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The Federation of Independent Retailers (NFRN) has welcomed a report by the Home Affairs Committee calling for a much stronger police response and a new standalone offence to tackle violence and abuse towards shop workers.

 

In its report published today, the Committee says attacks on retailers and their staff has become endemic in British society and that the policing response is failing to match the scale of the problem.

NFRN National President Stuart Reddish said:

The Home Affairs Committee’s report merely reiterates what we have been telling the government repeatedly for years.

 

“Incidents of verbal abuse and physical attacks have become a daily occurrence for millions of shop workers and have increased dramatically during the Covid pandemic.

 

Other frontline workers, such as the emergency services and customs officers, are quite rightly given extra protection by the law in recognition of the service they provide to the public and the responsibility placed upon them.

 

“Shop workers are just as much in the firing line and deserve the same level of protection from the law and an appropriate response from the police.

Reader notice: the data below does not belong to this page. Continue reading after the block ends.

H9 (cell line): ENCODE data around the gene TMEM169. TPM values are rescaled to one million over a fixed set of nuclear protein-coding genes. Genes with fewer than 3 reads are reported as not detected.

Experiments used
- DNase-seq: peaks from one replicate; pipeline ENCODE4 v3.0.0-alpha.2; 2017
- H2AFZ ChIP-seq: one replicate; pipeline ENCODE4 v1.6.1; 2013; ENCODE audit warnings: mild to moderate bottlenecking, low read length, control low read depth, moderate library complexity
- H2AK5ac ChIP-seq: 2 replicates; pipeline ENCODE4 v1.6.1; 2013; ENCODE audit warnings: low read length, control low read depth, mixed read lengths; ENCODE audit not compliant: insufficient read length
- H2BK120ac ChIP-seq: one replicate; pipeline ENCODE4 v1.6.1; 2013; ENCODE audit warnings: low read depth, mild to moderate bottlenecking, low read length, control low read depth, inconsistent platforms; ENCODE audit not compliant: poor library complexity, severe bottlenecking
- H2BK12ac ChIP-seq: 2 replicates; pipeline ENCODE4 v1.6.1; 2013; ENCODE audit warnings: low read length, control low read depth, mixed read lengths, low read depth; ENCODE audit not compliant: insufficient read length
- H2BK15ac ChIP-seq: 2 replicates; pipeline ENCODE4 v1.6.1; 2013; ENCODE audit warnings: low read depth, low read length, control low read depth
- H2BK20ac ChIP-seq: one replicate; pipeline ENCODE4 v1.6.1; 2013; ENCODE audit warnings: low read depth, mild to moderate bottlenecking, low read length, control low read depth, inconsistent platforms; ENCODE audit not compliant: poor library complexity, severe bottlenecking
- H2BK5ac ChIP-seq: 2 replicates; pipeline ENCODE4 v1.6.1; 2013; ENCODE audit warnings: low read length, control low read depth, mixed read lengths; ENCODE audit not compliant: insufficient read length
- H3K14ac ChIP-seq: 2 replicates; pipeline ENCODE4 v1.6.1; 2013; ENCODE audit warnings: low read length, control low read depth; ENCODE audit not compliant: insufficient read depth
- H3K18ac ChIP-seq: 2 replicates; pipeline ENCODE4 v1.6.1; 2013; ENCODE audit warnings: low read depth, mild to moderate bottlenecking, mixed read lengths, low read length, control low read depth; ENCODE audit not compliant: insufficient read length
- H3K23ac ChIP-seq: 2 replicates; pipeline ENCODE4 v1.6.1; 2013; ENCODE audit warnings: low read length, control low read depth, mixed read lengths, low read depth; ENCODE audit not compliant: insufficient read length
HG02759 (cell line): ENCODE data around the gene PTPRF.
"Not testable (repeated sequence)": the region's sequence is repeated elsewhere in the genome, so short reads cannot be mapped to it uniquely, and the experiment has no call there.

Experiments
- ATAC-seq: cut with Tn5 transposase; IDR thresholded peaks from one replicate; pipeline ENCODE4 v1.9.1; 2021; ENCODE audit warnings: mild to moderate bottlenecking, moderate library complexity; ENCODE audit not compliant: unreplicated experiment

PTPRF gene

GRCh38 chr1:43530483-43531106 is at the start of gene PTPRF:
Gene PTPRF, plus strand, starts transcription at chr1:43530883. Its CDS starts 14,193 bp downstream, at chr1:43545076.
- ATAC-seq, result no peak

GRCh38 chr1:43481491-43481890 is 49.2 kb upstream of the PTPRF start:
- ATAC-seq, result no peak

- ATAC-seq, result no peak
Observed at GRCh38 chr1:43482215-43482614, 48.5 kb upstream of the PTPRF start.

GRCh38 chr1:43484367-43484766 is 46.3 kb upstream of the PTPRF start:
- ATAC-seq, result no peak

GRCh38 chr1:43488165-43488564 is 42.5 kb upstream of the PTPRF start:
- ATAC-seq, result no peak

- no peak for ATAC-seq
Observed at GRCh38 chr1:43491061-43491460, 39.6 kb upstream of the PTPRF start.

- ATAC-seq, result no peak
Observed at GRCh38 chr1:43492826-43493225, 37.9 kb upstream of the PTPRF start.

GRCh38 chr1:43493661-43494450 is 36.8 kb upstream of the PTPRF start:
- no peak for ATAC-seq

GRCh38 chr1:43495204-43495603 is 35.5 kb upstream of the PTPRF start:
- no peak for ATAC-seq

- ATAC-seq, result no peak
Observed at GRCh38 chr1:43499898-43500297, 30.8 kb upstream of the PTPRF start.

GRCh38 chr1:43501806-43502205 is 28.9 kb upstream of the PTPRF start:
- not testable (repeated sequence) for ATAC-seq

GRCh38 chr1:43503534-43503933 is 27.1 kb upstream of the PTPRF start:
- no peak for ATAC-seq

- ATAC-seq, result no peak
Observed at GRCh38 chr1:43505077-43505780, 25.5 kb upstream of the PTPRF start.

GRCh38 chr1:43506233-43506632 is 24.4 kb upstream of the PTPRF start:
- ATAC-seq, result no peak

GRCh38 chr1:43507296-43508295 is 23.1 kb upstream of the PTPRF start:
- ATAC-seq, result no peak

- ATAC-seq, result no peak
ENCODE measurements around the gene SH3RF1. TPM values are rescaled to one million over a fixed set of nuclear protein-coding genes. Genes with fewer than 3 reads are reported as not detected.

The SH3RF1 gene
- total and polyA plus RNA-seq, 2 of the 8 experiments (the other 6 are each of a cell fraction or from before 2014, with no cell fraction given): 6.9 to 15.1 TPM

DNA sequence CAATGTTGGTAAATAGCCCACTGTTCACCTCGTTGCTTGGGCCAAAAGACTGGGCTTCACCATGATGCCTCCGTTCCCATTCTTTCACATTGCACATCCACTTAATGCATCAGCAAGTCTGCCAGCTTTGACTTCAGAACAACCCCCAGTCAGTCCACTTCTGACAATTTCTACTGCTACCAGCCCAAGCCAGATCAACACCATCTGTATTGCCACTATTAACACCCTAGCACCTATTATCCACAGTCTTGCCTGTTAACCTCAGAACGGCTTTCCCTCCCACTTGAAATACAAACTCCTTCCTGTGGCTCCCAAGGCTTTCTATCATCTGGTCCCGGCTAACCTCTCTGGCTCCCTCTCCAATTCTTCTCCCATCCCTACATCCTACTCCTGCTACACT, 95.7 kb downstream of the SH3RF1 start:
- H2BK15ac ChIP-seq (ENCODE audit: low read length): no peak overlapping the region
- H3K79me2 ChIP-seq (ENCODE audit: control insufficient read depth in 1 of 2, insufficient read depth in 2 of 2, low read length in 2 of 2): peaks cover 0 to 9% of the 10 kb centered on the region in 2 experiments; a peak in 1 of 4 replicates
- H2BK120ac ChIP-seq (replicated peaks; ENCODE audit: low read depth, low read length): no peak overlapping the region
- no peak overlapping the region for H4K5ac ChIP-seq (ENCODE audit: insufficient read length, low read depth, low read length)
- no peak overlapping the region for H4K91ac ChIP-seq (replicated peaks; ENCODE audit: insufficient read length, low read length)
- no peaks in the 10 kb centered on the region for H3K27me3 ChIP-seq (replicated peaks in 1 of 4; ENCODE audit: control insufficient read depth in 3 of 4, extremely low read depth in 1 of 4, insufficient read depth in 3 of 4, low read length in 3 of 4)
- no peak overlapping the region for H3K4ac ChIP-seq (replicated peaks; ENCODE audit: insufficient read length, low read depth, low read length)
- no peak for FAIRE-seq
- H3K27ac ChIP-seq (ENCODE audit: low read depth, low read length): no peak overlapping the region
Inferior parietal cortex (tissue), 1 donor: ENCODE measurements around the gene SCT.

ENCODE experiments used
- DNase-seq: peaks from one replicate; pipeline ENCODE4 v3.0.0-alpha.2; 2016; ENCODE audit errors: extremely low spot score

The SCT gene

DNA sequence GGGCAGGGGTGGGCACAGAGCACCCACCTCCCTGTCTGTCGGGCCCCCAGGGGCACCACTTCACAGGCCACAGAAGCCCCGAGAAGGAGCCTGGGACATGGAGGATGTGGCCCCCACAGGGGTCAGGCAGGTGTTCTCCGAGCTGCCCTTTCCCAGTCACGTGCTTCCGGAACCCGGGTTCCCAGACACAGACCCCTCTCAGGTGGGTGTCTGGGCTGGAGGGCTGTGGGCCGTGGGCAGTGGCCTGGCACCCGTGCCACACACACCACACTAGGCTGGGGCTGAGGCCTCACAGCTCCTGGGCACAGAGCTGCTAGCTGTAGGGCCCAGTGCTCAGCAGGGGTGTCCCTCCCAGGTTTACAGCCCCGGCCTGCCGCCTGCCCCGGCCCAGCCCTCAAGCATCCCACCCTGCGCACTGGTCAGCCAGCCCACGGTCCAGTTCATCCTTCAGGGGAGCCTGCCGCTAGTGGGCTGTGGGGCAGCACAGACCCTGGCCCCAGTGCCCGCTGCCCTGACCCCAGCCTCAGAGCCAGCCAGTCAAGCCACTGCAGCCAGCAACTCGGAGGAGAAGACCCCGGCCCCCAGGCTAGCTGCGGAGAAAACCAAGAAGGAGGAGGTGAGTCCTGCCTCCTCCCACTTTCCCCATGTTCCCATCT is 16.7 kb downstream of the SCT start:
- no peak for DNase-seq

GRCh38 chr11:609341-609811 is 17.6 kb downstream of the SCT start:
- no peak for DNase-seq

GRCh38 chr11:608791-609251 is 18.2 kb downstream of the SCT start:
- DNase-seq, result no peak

Mr Reddish has written to all police and crime commissioners in England and Wales urging them to include tackling retail crime as a major part of their five-year plans, and to invite them to meet with NFRN members to hear for themselves the true scale of the problem.

 

Chair of the Home Affairs Committee, Yvette Cooper MP, said:

Everybody should be safe at work. Shop workers are the lifeblood of our local high streets and communities. During the Covid-19 pandemic, retail workers kept our communities going and they deserve our thanks and gratitude. It is even more shameful, then, that abuse and assaults against shopworkers went up during the pandemic, and it is completely unacceptable that these attacks have become so commonplace in our society.

 

“Too often, the police have not taken these crimes seriously enough and workers have been left to deal with the traumatic consequences alone. Those who abuse and assault shop workers must not be allowed to reoffend with impunity. Policing leaders must step up and make this a priority for local forces – with more neighbourhood police, clear plans to identify repeat offenders, respond to incidents swiftly and better record and understand patterns of local crimes.

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